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The Vinyl Countdown

 The Vinyl Countdownfrom josh the sewer

Pictured here is the Sewist’s birthday gift. My Dad likes to say “Vinyl is Final” when explaining his choice of house siding; this phrase stuck with me as making this. Being somewhat limited in my sewing skills, my choice of projects are small. The Sewist loves bags so I decided to bust out the Amy Butler Messenger Bag pattern again. Instead of doing something that I could get through easily and quickly, I decided that she NEEDED a pink sparkly vinyl bag, to deal with the wet winters here in Oregonia. For the interior I went with the Echino Beehive in eggplant that I picked up from Bolt. The appliqué is reflective fabric, that kind you see on coats for high visibility. At the Mill End store they sell it in 12 x 18 sheets for $4. This is actually cool, at $25 a yard on the bolt it is much cheaper to buy the sheets to make tall and wide things.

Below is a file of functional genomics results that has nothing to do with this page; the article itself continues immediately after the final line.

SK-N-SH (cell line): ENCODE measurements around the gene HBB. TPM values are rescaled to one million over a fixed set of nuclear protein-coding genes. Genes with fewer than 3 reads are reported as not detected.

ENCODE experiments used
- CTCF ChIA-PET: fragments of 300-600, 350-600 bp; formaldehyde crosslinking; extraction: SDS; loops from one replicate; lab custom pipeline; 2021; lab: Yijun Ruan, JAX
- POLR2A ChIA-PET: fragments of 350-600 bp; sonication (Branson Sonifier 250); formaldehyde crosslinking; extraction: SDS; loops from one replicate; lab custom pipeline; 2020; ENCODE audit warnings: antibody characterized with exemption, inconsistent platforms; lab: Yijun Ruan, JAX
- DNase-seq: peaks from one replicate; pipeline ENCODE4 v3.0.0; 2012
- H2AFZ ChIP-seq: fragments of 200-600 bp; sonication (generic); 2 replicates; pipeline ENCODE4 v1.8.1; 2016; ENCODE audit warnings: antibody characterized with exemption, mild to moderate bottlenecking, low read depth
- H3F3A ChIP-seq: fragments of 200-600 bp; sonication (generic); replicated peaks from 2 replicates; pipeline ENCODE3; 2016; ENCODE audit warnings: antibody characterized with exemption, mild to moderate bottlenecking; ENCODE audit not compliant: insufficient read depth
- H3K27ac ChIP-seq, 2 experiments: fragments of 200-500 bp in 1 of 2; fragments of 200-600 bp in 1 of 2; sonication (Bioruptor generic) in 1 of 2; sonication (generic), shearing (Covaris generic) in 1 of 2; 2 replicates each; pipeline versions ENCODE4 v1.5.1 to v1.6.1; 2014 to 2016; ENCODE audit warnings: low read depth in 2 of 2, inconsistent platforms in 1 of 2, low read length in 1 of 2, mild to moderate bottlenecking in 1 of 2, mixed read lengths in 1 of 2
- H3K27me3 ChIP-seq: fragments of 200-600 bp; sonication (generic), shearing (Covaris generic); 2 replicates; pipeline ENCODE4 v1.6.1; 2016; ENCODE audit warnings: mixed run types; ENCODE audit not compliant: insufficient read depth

The first part of the project was making the appliqué. I found a crow picture on the internet and blew it up in Photoshop. I printed it, cut it out of of paper, traced it onto the back of the reflective fabric and cut very carefully. I stitched the crow to the outside flap with silk and metallic thread that astonishingly matched perfectly. This part went really really well. I was feeling really good about the project at this point. Next was the vinyl (here the sound effect should sound like DUM, dum, dah; ominous like).